ERIC Number: ED238063
Record Type: Non-Journal
Publication Date: 1983-Nov
Reference Count: N/A
Drug Advertising and the FDA.
With increases in consumer focused advertising for prescription drugs, the Federal Drug Administration has renewed efforts to protect the public from false advertising. In 1982, it charged that the press kits Eli Lilly and Company distributed to reporters on its new antiarthritis drug, Oraflex, misrepresented the product. It recommended that Lilly both remove its claim that the drug halted or reversed arthritis and add a list of possible serious side effects from the drug, such as liver damage. Lilly, however, failed to respond. When criticized by a House of Representatives subcommittee for its slowness in acting, the FDA responded that it was prevented by the First Amendment from taking serious action against Lilly until the press release was proven to be misleading the public. The FDA's clinical investigations office then recommended prosecuting Lilly for failing to report adverse reactions on four drugs, including Oraflex. Although withdrawing the drug from the market, the company continued to maintain that its press kit was accurate and balanced. The FDA is also having difficulty regulating the promotion of drugs awaiting FDA approval. Since preclearance of ads is not required, it is unclear how to remedy ads found to be misleading. The FDA continues, however, to study and to try to control direct-to-consumer drug advertiseme (MM)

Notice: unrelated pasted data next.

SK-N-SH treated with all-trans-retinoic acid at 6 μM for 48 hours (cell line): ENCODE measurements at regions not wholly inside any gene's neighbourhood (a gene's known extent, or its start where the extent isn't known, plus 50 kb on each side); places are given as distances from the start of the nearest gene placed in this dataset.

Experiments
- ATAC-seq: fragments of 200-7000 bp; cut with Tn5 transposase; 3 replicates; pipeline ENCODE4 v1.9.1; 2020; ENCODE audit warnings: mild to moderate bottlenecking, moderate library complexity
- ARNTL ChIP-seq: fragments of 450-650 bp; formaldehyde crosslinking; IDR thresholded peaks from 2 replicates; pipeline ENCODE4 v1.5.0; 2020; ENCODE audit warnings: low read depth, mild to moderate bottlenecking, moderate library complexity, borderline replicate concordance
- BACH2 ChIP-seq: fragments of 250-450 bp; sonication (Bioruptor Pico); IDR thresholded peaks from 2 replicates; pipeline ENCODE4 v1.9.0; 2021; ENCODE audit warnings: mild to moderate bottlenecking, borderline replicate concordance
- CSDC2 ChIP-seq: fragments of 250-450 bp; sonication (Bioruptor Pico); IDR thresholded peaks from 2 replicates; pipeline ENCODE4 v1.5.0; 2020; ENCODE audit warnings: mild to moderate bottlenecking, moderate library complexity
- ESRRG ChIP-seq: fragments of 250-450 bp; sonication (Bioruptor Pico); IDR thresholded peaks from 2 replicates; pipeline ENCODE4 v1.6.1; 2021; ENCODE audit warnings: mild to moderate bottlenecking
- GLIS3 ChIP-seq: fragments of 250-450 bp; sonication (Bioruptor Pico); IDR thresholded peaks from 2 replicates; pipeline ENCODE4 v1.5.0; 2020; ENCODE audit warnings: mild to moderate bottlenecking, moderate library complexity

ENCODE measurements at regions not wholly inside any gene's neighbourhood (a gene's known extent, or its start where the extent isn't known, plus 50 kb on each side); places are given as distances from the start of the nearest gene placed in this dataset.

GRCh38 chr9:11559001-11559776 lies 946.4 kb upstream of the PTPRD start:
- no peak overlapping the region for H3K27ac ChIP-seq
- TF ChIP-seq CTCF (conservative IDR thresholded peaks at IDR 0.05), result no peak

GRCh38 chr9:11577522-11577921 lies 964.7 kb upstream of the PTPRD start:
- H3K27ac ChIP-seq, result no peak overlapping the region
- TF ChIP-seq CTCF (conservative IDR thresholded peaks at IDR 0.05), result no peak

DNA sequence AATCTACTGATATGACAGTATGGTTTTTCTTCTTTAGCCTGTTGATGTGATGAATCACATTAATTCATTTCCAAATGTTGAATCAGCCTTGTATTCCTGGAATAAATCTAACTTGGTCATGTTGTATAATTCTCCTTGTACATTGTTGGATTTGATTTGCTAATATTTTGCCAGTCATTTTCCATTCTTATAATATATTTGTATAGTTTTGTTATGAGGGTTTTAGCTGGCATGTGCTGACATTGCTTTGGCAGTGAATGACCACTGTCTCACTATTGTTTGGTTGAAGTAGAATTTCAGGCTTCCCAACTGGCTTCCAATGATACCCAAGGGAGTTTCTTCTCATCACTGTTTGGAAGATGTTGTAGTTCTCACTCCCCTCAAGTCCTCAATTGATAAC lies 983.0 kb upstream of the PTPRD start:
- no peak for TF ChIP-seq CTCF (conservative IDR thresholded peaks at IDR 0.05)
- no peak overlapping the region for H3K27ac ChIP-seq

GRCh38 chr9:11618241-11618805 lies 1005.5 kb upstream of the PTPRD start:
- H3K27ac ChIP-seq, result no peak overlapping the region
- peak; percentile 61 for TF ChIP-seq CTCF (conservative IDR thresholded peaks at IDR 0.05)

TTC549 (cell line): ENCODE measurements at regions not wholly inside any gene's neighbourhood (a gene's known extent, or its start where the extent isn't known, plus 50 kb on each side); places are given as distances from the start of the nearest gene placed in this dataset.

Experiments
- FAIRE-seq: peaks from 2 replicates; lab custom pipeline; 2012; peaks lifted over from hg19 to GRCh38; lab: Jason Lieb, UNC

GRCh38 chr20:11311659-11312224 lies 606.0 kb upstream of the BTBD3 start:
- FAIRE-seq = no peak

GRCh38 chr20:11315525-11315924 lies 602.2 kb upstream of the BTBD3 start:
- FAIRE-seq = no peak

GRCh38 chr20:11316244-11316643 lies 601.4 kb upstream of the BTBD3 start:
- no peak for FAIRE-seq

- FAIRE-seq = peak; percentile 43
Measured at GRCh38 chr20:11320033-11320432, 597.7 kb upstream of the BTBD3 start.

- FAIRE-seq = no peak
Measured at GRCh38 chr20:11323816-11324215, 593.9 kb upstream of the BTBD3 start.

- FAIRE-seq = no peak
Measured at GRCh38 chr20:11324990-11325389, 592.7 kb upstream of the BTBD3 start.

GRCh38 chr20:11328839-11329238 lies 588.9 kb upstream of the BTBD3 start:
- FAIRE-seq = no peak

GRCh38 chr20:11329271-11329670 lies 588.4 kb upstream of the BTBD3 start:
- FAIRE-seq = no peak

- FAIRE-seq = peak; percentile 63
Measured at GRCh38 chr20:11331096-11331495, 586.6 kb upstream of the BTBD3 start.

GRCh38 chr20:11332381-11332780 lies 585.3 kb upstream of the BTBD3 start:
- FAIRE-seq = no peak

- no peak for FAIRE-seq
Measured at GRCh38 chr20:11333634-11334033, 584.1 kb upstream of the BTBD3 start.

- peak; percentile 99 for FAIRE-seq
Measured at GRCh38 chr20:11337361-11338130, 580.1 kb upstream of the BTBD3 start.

Publication Type: Information Analyses
Education Level: N/A
Audience: Researchers; Community
Authoring Institution: Freedom of Information Center, Columbia, MO.